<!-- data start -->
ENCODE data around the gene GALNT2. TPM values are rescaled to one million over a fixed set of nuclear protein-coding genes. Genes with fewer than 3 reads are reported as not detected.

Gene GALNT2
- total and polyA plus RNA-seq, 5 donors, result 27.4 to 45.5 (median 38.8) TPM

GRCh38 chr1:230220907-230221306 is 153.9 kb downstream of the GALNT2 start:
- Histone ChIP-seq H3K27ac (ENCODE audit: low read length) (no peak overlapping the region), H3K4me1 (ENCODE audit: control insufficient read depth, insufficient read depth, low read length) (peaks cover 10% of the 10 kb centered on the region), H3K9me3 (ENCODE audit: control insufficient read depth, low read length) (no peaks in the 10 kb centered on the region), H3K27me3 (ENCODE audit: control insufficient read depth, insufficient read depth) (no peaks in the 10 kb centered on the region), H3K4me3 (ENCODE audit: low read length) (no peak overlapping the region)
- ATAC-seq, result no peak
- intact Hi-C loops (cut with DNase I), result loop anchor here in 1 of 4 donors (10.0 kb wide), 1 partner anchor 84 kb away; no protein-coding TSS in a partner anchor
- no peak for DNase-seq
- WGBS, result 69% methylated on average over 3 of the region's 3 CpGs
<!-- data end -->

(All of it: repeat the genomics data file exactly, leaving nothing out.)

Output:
ENCODE data around the gene GALNT2. TPM values are rescaled to one million over a fixed set of nuclear protein-coding genes. Genes with fewer than 3 reads are reported as not detected.

Gene GALNT2
- total and polyA plus RNA-seq, 5 donors, result 27.4 to 45.5 (median 38.8) TPM

GRCh38 chr1:230220907-230221306 is 153.9 kb downstream of the GALNT2 start:
- Histone ChIP-seq H3K27ac (ENCODE audit: low read length) (no peak overlapping the region), H3K4me1 (ENCODE audit: control insufficient read depth, insufficient read depth, low read length) (peaks cover 10% of the 10 kb centered on the region), H3K9me3 (ENCODE audit: control insufficient read depth, low read length) (no peaks in the 10 kb centered on the region), H3K27me3 (ENCODE audit: control insufficient read depth, insufficient read depth) (no peaks in the 10 kb centered on the region), H3K4me3 (ENCODE audit: low read length) (no peak overlapping the region)
- ATAC-seq, result no peak
- intact Hi-C loops (cut with DNase I), result loop anchor here in 1 of 4 donors (10.0 kb wide), 1 partner anchor 84 kb away; no protein-coding TSS in a partner anchor
- no peak for DNase-seq
- WGBS, result 69% methylated on average over 3 of the region's 3 CpGs